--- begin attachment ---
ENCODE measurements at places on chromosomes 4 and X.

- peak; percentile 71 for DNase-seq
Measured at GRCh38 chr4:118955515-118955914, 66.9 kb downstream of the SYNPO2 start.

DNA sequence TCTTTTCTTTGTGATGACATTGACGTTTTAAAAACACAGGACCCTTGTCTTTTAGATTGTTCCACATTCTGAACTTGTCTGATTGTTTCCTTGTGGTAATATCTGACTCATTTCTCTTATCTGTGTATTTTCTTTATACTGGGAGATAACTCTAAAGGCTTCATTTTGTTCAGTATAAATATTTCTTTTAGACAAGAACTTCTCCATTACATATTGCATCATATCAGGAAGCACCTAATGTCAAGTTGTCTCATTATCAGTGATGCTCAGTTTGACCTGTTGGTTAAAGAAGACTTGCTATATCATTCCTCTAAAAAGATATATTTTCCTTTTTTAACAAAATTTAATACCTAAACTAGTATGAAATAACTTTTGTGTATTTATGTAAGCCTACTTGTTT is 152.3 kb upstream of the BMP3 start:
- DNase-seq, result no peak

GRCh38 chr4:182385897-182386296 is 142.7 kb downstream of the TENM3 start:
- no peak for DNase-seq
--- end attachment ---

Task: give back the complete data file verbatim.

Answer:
ENCODE measurements at places on chromosomes 4 and X.

- peak; percentile 71 for DNase-seq
Measured at GRCh38 chr4:118955515-118955914, 66.9 kb downstream of the SYNPO2 start.

DNA sequence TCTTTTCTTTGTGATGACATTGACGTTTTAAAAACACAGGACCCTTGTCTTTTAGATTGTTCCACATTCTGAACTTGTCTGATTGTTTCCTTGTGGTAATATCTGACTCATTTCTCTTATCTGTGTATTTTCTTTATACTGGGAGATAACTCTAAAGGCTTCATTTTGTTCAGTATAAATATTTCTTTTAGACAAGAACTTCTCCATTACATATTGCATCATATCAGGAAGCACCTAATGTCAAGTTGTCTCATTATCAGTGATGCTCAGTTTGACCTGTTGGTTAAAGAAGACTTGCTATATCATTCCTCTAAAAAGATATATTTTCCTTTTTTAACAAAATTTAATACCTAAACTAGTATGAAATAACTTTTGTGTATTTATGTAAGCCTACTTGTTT is 152.3 kb upstream of the BMP3 start:
- DNase-seq, result no peak

GRCh38 chr4:182385897-182386296 is 142.7 kb downstream of the TENM3 start:
- no peak for DNase-seq